Oct. 3 (Bloomberg) -- Portugal’s government securities advanced, with 10-year bonds rising for a third day, amid speculation that a bond-swap plan will pave the way for the nation to return to long-term debt markets.
German 10-year bund yields were within three basis points of the lowest level in four weeks as a report showed euro-area services and manufacturing output dropped in September. Ten-year Italian yields dropped to an eight-day low after Finance Minister Vittorio Grilli told lawmakers the nation’s economic recovery will start in the first months of 2013. Spanish two-year notes declined after Prime Minister Mariano Rajoy said yesterday he has no plans to request a bailout soon.
“Sentiment has improved in the peripheral countries,” said Peter Chatwell, a fixed-income strategist at Credit Agricole Corporate & Investment Bank in London. “The debt swap in Portugal is likely to be beneficial in generating optimism, not just for Portugal but for other peripherals as well because it puts them on the road back to the bond market.”
The yield on Portugal’s bonds maturing in October 2023 dropped 16 basis points, or 0.16 percentage point, to 8.76 percent at 4:40 p.m. London time. The securities rose 0.93, or 9.30 euros per 1,000-euro ($1,291) face amount, to 73.705. The nation’s two-year note yields declined 23 basis points to 4.86 percent.
Portugal’s debt agency exchanged securities due in September 2013 for notes maturing in October 2015 as it tried to reduce the nation’s near-term debt burden and regain access to the capital market.
The Lisbon-based IGCP bought 3.76 billion euros of the 2013 securities at a yield of 3.1 percent in exchange for the same face amount of the 2015 notes at a yield of 5.12 percent. Before today’s bond exchange, the 2013 securities had 9.7 billion euros outstanding.
Germany’s 10-year yield was one basis point lower at 1.45 percent, after falling to 1.42 percent on Sept. 28, the least since Sept. 5, according to data compiled by Bloomberg.
“We see German bonds as overvalued unless the 10-year yields get to 1.50 percent or above,” said Credit Agricole’s Chatwell.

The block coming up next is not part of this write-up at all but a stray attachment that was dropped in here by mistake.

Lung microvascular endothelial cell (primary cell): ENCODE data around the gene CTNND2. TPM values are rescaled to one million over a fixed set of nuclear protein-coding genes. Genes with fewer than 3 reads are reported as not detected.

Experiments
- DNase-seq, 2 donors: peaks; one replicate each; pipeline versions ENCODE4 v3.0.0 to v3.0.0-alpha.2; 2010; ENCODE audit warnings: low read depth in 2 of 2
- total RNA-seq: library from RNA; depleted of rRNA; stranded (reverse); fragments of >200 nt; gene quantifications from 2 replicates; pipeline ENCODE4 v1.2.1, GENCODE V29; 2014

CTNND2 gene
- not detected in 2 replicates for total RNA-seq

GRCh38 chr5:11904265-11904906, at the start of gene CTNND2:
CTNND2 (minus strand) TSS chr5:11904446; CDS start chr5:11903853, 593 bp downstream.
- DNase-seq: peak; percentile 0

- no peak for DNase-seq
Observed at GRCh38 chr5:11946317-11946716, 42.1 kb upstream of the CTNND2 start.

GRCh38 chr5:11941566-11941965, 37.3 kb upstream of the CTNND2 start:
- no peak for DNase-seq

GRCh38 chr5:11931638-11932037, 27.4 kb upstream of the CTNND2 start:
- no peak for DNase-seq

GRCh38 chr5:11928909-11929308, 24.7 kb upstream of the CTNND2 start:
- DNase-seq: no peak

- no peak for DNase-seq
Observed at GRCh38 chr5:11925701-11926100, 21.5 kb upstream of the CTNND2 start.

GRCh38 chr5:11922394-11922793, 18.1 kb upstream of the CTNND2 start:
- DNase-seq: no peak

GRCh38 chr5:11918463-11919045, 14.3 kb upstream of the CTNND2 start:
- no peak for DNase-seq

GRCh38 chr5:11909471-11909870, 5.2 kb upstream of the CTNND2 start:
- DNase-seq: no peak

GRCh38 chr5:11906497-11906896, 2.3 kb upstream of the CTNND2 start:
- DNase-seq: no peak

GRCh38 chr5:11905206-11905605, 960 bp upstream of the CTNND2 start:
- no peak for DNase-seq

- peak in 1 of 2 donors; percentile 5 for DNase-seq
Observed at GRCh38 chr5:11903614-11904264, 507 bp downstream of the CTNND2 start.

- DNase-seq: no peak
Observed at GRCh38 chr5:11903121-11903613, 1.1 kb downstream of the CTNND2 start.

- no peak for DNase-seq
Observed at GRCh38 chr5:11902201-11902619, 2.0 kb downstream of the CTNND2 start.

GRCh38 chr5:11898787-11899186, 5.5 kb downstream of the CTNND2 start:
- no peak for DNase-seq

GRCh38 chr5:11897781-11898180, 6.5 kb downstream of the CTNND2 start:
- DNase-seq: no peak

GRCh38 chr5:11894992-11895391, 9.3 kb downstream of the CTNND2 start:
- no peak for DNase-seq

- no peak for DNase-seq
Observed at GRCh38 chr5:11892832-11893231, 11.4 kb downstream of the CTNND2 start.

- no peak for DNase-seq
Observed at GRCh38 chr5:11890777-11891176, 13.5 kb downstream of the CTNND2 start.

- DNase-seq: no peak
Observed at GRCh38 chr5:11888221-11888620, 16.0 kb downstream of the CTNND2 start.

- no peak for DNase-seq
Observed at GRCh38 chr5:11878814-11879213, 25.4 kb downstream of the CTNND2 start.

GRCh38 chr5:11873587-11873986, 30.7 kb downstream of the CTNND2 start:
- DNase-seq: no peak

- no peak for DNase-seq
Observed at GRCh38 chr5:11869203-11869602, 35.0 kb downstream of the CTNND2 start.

Euro-area services and manufacturing output dropped for an eighth month in September. A composite index based on a survey of purchasing managers in both industries fell to 46.1 from 46.3 in August, Markit Economics said. That’s above an initial estimate of 45.9 published on Sept. 20. A reading below 50 indicates contraction.
German bonds pared gains after a report showed euro-area retail sales unexpectedly increased for a fourth month in August as demand rebounded in Germany, Europe’s largest economy.
Sales in the 17-member euro area rose 0.1 percent from July, when they also gained a revised 0.1 percent, the European Union’s statistics office in Luxembourg said. Economists had forecast a decline of 0.1 percent, according to the median of 17 estimates in a Bloomberg News survey. From a year earlier, sales dropped 1.3 percent.
Italian 10-year yields rose two basis points to 5.05 percent, after reaching 4.97 percent, the lowest level since Sept. 21.
“Only recently there have been signs of greater financial stability that will lead, with inevitable delay, to a better performance of our economy,” Grilli told the joint budget committee of the Chamber of Deputies and the Senate.
Spain’s two-year yield added eight basis points to 3.22 percent, snapping two days of declines.
“There’s ongoing speculation about when Spain will ask for a bailout,” said Gianluca Ziglio, an interest-rate strategist at UBS AG in London. “Even though Rajoy said they won’t do it in the short-term, the market is pricing in that they will ask for aid this month.”
Spanish notes declined before the government sells as much as 4 billion euros of notes maturing in 2014, 2015, 2017 tomorrow.
German bunds have returned 3.2 percent this year through yesterday, according to indexes compiled by Bloomberg and the European Federation of Financial Analysts Societies. Spanish securities earned 1.6 percent and Portuguese bonds made 44 percent.
To contact the editor responsible for this story: Paul Dobson at email@example.com